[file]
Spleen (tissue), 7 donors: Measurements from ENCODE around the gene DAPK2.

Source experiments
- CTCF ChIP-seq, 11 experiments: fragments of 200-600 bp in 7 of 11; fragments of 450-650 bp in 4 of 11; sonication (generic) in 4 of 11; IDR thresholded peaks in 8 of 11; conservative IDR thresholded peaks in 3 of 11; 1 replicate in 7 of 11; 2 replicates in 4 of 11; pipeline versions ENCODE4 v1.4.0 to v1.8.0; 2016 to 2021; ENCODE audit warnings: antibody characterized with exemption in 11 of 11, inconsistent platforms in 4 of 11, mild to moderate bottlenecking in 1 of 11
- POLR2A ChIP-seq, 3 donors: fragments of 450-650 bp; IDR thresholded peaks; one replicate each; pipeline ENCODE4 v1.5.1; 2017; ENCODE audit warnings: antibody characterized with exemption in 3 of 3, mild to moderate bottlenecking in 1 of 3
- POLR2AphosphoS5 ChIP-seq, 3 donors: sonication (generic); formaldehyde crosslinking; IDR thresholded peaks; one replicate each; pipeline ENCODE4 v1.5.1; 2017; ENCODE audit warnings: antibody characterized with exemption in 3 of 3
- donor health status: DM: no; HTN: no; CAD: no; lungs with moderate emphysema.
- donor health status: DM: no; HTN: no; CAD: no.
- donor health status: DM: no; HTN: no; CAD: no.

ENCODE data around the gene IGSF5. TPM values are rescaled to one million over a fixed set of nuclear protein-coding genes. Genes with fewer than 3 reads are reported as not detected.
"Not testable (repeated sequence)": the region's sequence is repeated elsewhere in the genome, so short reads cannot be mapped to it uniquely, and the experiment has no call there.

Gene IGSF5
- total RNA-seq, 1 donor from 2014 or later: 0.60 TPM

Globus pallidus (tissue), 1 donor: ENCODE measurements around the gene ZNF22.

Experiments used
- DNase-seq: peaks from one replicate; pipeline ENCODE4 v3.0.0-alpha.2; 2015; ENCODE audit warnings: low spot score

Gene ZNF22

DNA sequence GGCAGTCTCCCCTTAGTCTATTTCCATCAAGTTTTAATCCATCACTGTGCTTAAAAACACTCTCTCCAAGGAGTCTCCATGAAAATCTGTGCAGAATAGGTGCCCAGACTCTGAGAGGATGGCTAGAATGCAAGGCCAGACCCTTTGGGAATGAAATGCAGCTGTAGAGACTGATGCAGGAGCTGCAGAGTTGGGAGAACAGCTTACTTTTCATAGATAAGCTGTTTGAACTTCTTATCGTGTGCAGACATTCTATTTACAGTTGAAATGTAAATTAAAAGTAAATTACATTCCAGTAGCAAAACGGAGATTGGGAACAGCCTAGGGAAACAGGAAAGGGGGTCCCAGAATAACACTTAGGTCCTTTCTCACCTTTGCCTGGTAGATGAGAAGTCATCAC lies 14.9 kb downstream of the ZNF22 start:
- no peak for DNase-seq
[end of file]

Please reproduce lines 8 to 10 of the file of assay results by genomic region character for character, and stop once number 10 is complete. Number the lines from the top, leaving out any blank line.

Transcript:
- donor health status: DM: no; HTN: no; CAD: no.

ENCODE data around the gene IGSF5. TPM values are rescaled to one million over a fixed set of nuclear protein-coding genes. Genes with fewer than 3 reads are reported as not detected.
"Not testable (repeated sequence)": the region's sequence is repeated elsewhere in the genome, so short reads cannot be mapped to it uniquely, and the experiment has no call there.